Another methodological issue that might have influenced the authors’ ability to identify an association between paternal engagement and later problem behavior was the sample’s composition, which was somewhat atypical in multiple ways. Fathers are not typically eager to engage in parent–child interaction studies, particularly during infancy when they traditionally spend disproportionately less time with children relative to mothers than during later developmental periods. As the authors highlight, the sample included an older (M age = 35) and highly educated sample, making their engagement in the project more likely than younger, lower SES fathers. An issue less discussed in the article is father’s level of psychopathology, which might have affected the variability in father–infant interaction and pattern of associations with later problem behavior. Approximately 3/4 of fathers had scores above 10 on the Edinburgh Postnatal Depression Scale when recruited. Assuming some stability in depressive symptoms during the first 3 months, the sample may have had atypically high variability in levels of father engagement by oversampling of fathers likely to show unusually low levels of engagement because of their atypically high levels of depressive symptoms. As a result, at the 3-month assessment, fathers who showed more normative levels of engagement during the mat setting play task likely would have stood out more than in a sample of fathers not initially screened on the basis of depression. By recruiting fairly extreme groups of participating fathers (but not mothers), the authors may have increased their probability of linking a paternal caregiving dimension to subsequent child behavior. Follow-up data on this issue using the current sample or an independent sample could provide important information about these speculations, including the degree of association between initial levels of paternal depressive symptoms and paternal engagement in the 3-month interaction task, and how stability in engagement and/or paternal depression during the first 12 months may have contributed to maternal perceptions of externalizing at 12 months (e.g., independent contributions of depression and engagement, depression x engagement interaction).

The dependent variable in the current study, mothers’ perceptions of externalizing problems at 1 year of age, also merits discussion. Although an acceptable internal consistency for the Externalizing factor was evident, reasonable correlations between maternal and paternal reports were found, and the 1.5- to 5-year version of the CBCL has been used by other researchers with 1-year olds, from a cognitive perspective many of the disruptive behaviors demonstrated by 1-year olds have different meanings for infants than they would for slightly older children (i.e., 2-year olds). Thus, although 1-year olds clearly engage in aggressive-like behavior, their reasons for doing so might differ significantly from 2- to 3-year olds who have a more advanced cognitive appreciation of the effects of their physical assaults on others than infants. This issue is important because across informant, longitudinal associations between maternal perceptions of externalizing and later disruptive behavior only begin to show modest predictive validity between the ages of 2 and 3 (see Shaw & Gross, 2008). Despite this important caveat, the authors have clearly identified a phenomenon (i.e., infant externalizing problems) predicted by earlier paternal engagement whose relationship cannot be attributed to informant or method bias. Theoretically, because of the association with paternal engagement, I tend to agree with the authors that higher levels of problem behavior at age 1 may reflect a history of less than optimal involvement by one or both parents, as infants strive to get their attentional needs met by showing relatively higher levels of disruptive behavior.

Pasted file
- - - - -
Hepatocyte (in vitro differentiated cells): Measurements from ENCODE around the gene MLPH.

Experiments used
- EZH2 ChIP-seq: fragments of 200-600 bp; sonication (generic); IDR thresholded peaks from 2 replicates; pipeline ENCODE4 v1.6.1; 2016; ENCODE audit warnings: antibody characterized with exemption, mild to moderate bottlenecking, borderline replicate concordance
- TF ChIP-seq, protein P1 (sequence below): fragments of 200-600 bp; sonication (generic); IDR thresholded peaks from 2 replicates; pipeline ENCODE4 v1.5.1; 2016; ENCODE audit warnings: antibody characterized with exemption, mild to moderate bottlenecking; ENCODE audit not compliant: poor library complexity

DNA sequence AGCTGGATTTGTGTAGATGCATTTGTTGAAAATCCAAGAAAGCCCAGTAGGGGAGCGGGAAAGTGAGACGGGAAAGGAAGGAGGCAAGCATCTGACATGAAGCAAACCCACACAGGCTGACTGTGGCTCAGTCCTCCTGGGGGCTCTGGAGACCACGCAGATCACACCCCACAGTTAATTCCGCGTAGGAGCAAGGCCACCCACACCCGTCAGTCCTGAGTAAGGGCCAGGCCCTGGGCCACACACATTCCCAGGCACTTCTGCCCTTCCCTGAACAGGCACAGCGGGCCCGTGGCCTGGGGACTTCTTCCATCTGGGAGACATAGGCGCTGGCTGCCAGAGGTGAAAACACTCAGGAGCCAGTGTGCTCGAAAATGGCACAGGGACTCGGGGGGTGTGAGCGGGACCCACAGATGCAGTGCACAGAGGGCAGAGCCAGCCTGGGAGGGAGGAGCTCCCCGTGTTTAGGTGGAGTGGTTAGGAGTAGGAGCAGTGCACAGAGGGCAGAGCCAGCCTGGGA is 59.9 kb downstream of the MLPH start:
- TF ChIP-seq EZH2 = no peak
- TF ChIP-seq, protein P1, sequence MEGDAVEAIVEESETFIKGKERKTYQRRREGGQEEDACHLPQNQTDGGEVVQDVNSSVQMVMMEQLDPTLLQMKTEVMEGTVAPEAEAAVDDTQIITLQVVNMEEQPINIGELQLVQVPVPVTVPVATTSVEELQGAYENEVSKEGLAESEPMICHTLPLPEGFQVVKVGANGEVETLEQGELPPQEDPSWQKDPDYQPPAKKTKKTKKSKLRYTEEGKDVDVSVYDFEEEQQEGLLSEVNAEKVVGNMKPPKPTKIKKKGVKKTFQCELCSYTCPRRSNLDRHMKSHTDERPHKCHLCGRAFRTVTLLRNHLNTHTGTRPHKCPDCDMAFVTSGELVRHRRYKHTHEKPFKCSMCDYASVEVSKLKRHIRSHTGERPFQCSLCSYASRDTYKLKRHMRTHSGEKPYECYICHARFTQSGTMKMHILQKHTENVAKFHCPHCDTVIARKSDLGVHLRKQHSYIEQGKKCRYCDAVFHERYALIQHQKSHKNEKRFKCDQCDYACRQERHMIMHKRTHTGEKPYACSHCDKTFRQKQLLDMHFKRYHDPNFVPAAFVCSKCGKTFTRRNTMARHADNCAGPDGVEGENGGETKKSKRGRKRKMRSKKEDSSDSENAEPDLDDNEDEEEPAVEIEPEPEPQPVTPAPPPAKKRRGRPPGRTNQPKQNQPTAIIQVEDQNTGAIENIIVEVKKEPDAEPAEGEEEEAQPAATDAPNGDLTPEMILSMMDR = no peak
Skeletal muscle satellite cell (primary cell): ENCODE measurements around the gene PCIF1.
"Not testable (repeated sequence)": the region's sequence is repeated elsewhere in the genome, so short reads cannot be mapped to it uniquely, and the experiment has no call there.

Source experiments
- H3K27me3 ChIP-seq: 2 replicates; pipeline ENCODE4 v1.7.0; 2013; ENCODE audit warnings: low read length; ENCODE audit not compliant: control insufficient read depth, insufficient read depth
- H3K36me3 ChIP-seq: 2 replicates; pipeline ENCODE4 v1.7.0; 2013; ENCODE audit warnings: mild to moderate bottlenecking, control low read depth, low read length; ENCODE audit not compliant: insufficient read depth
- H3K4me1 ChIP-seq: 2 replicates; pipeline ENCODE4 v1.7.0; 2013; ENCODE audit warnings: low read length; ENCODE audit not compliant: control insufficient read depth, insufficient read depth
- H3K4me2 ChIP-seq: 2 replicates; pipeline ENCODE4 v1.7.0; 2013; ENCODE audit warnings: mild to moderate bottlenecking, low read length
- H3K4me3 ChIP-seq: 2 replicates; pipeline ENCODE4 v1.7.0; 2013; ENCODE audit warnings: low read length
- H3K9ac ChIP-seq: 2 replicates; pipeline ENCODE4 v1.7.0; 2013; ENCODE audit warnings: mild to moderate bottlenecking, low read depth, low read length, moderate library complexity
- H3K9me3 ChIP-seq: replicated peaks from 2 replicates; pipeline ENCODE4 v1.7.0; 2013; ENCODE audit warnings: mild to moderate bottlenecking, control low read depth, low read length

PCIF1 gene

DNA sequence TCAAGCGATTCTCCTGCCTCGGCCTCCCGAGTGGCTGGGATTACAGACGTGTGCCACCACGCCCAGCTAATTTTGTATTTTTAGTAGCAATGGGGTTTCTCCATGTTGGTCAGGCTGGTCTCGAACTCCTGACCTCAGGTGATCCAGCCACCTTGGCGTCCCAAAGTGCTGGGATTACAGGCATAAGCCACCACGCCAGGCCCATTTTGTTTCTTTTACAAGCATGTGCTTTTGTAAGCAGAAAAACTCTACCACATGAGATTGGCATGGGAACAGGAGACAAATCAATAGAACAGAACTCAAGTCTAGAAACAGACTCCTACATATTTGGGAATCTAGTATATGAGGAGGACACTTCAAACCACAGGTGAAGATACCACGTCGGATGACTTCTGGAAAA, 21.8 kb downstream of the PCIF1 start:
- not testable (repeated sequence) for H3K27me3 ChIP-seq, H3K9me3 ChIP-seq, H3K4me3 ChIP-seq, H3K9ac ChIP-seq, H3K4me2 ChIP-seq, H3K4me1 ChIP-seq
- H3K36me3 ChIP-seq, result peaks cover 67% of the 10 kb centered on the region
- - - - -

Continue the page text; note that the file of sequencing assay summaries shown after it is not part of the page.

Increasing the ‘mystique’ around the meaning of age-1 externalizing problems even more was the dearth of associations with several risk factors traditionally linked to child externalizing problems during the toddler and preschool period, including parental depression, maternal sensitivity, paternal antisociality, parental employment, and infant irritability. This consistent pattern of null findings for traditional correlates of early child problem behavior may reflect the uncertainty about the precise meaning of externalizing symptoms at age 1. Alternatively, that paternal engagement was one of only two factors (i.e., the other being paternal age) found to distinguish disruptive infants suggests the salience of fathers’ contributions to the development of children’s early self-regulation abilities, particularly for boys.

In summary, the authors should be commended for making this novel and innovative contribution to our understanding of paternal caregiving factors related to children’s early adjustment. As with other important contributions, the findings raise as many questions as they address. For example, although no direct effects were found for maternal sensitivity, are there interactive effects between paternal engagement and maternal caregiving factors that amplify or attenuate associations between paternal engagement and child externalizing? Similarly and as noted above, it would be helpful to know more about bidirectional patterns of association between paternal depressive symptoms and paternal remoteness over time, particularly within the current sample for which the majority of fathers reported elevated depressive symptoms at recruitment. With much anticipation, I look forward to hearing about follow-up studies on these issues and other related topics in the authors’ future research efforts.

Acknowledgement

This commentary article was invited by the Editors of JCPP; while it has gone through a process of editorial review, it has not been formally peer reviewed. The author has declared that he has no competing or potential conflicts of interest.

Correspondence

Daniel Shaw, University of Pittsburgh, 210 South Bouquet Street, 4101 Sennott Square, Pittsburgh, PA 15260-0001, USA; Email: casey@pitt.edu